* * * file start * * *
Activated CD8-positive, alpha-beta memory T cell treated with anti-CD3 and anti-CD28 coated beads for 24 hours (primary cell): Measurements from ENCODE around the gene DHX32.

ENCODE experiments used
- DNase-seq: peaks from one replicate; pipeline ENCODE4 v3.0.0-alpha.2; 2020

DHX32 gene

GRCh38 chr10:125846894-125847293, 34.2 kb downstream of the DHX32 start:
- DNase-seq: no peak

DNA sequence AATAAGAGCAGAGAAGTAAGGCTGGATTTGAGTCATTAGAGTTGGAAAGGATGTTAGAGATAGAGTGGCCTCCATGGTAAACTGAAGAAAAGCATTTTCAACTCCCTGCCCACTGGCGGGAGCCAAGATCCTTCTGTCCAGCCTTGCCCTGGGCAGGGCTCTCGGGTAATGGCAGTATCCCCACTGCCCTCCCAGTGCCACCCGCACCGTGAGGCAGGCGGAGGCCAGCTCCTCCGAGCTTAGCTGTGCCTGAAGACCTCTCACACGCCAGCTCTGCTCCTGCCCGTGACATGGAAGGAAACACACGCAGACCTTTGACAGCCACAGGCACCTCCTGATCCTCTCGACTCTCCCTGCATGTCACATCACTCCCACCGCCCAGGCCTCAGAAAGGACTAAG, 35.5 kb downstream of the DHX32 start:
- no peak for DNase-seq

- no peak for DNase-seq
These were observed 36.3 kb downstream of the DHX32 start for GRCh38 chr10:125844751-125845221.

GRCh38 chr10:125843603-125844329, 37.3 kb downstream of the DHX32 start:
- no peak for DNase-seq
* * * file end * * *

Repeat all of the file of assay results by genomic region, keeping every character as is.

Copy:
Activated CD8-positive, alpha-beta memory T cell treated with anti-CD3 and anti-CD28 coated beads for 24 hours (primary cell): Measurements from ENCODE around the gene DHX32.

ENCODE experiments used
- DNase-seq: peaks from one replicate; pipeline ENCODE4 v3.0.0-alpha.2; 2020

DHX32 gene

GRCh38 chr10:125846894-125847293, 34.2 kb downstream of the DHX32 start:
- DNase-seq: no peak

DNA sequence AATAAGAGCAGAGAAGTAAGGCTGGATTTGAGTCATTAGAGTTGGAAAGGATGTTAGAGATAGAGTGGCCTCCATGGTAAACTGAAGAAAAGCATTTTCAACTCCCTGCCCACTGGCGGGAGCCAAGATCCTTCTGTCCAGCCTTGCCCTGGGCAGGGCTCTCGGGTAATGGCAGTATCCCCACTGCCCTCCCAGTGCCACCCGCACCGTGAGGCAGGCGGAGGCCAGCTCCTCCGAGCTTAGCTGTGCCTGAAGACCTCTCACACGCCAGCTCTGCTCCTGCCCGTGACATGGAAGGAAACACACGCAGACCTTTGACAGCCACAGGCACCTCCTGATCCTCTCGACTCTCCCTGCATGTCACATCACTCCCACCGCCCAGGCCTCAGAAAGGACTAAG, 35.5 kb downstream of the DHX32 start:
- no peak for DNase-seq

- no peak for DNase-seq
These were observed 36.3 kb downstream of the DHX32 start for GRCh38 chr10:125844751-125845221.

GRCh38 chr10:125843603-125844329, 37.3 kb downstream of the DHX32 start:
- no peak for DNase-seq